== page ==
How Islamic State is redrawing Mideast rivalries...
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Dec 06, 2014  |  Vote 0    0

How Islamic State is redrawing Mideast rivalries and allegiances

Unlikely new friends and enemies are being created in the Mideast as the Islamic State insurgency deepens, blurring the line between uncertainty and hostility


Last month, Iran and the United States shook hands and agreed to disagree on the long-contentious issue of containing Tehran’s nuclear ambitions, for now. But their willingness to keep calm and carry on seeking a deal after the seven-country talks fell through was more significant than their predicted failure.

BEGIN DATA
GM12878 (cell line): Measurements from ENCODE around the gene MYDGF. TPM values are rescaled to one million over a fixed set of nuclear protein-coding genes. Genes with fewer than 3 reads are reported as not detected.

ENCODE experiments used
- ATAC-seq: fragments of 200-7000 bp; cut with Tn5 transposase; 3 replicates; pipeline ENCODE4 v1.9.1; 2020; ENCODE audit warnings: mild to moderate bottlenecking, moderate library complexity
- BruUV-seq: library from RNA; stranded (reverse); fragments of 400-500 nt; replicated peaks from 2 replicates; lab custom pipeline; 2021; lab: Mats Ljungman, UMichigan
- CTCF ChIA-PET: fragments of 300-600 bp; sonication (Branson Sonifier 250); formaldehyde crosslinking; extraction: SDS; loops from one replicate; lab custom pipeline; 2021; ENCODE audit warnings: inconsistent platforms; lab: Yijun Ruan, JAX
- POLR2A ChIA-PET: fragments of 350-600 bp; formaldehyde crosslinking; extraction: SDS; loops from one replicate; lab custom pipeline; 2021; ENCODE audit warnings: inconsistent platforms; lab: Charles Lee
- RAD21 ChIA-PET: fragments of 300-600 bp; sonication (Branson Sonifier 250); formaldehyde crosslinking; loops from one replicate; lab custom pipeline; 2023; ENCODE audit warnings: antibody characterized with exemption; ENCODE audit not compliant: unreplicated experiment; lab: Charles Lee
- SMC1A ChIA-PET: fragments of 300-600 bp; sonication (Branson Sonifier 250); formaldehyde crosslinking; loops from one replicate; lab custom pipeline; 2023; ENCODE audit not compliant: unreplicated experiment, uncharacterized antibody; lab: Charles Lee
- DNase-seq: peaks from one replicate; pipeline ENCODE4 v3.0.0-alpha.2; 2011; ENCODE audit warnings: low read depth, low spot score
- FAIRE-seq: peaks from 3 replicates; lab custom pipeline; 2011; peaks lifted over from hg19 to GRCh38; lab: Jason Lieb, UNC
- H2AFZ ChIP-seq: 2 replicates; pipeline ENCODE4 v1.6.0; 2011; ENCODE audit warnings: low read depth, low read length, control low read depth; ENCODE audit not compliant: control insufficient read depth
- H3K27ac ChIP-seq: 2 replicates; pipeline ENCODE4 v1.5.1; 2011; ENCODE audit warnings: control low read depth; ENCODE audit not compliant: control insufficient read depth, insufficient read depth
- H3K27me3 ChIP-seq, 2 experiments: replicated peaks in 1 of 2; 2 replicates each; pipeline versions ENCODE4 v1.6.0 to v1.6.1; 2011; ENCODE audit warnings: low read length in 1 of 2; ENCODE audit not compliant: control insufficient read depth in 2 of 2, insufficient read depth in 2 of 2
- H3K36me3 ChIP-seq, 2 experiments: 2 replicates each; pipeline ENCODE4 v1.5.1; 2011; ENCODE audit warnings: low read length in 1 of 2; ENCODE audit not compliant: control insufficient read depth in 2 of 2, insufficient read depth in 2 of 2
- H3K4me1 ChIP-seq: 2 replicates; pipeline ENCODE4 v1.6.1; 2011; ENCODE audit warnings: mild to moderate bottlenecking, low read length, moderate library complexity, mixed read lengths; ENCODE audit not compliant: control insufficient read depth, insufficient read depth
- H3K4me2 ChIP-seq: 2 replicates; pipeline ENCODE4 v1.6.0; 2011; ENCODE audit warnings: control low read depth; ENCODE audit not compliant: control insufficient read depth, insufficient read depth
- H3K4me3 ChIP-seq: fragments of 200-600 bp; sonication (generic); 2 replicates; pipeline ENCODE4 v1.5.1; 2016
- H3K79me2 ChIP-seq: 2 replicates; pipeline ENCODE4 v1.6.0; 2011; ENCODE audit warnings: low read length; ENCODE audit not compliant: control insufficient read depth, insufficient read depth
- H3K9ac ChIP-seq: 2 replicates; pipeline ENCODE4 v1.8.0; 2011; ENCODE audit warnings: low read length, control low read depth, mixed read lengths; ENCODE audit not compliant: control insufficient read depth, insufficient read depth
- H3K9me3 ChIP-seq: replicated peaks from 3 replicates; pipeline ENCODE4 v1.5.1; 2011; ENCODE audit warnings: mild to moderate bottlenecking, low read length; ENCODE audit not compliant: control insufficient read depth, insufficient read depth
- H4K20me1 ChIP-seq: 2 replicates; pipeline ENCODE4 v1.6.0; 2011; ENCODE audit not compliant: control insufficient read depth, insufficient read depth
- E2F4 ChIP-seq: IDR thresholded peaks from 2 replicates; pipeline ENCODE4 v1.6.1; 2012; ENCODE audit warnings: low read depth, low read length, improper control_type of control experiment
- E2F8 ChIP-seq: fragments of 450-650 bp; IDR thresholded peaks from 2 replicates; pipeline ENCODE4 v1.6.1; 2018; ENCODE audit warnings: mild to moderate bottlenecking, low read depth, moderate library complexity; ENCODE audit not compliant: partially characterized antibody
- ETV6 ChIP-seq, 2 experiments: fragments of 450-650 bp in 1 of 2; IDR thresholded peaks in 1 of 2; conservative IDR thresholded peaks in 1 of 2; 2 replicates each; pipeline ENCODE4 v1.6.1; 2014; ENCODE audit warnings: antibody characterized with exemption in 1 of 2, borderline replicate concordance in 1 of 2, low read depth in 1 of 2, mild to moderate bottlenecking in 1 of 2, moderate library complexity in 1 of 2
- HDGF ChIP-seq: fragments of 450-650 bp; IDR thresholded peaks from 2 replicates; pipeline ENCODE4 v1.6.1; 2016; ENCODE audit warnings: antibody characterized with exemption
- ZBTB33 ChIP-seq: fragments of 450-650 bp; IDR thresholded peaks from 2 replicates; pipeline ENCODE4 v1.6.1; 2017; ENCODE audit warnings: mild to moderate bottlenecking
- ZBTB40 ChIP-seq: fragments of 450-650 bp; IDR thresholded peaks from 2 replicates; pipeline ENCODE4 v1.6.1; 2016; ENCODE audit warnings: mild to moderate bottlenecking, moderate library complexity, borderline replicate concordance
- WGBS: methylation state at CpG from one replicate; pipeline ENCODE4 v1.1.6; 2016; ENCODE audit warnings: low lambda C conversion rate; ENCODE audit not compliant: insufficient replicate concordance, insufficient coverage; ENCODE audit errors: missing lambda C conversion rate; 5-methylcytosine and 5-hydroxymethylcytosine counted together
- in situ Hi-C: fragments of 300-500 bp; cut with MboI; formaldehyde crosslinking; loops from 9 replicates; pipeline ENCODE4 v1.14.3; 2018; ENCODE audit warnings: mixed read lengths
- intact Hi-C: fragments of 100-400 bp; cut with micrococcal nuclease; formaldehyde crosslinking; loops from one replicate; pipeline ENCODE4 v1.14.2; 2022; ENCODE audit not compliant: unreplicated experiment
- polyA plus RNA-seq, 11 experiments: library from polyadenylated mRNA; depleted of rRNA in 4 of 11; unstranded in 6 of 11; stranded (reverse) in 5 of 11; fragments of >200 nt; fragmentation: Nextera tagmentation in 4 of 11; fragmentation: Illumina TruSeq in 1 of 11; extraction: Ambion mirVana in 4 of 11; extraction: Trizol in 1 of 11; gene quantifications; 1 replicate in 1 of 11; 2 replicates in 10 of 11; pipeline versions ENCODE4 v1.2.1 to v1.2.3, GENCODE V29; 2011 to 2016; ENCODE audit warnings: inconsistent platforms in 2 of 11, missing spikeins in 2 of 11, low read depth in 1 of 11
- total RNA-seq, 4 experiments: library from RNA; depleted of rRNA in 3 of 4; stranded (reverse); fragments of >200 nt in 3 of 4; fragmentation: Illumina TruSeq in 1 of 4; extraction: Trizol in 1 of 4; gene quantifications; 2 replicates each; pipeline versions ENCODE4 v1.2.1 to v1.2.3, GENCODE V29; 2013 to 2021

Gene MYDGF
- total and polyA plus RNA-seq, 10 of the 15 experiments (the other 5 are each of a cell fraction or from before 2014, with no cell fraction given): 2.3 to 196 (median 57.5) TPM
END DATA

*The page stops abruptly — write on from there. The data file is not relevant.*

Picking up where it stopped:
The absence of finger-pointing shows how the Mideast landscape has shifted since the rise of the Islamic State, which has killed its way across Syria and Iraq in pursuit of a caliphate, dissolving borders in its wake.

The shift is not just among the countries in the region, but in the power struggle between the Sunni and Shia branches of Islam, which have been at odds since the 7th century, when the religion violently split into two branches.

The divide

The Sunnis were ascendant, making up more than 80 per cent of the Muslim world by this century, and a majority in the Mideast and North Africa, except for Iran, Iraq, Lebanon and Bahrain.

The Sunnis’ chief rival, Shiite-ruled Iran, has been in the diplomatic doghouse since an earlier geopolitical shift — the 1979 Islamic revolution that displaced the Western-backed Shah.